Men in Black
February 8, 2018 • Los Angeles
In 1953, Albert K. Bender, head of the International Flying Saucer Bureau and publisher of Space Review, got so freaked out by harassment he was receiving that he shut down the magazine and stopped talking about saucers. These were the early heady days of the saucer phenomenon in this country, and it sent shockwaves through the network of researchers and witnesses.
Bender had been told by “a higher source” to stop writing about UFOs. The harassers he encountered, which he called the “silencers,” would later came to be known as the men in black, after Gray Barker’s 1956 book They Knew Too Much about Flying Saucers. Bender said the men in black were supernatural, sometimes hovering above the floor, and Barker said they were extraterrestrial. Despite Bender dropping out of the research field, Barker continued to write about it.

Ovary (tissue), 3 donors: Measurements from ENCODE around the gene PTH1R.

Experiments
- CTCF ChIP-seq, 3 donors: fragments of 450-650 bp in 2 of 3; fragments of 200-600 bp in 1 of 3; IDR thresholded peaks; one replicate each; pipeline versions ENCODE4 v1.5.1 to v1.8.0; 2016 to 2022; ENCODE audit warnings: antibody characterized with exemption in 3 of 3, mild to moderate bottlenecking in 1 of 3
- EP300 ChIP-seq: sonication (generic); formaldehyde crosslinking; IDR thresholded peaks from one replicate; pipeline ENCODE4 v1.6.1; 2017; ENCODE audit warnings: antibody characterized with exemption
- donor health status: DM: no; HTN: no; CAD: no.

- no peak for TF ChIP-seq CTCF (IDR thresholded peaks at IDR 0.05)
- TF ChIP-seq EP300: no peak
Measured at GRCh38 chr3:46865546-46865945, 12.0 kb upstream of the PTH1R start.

Mason runs across “silencer” figures a couple of times, most recently in Penstock Canyon, when they show up at his door. To paraphrase the great Giorgio A. Tsoukalos, sage of late-night History Channel documentaries, “I’m not sure if it’s aliens … but it’s aliens.”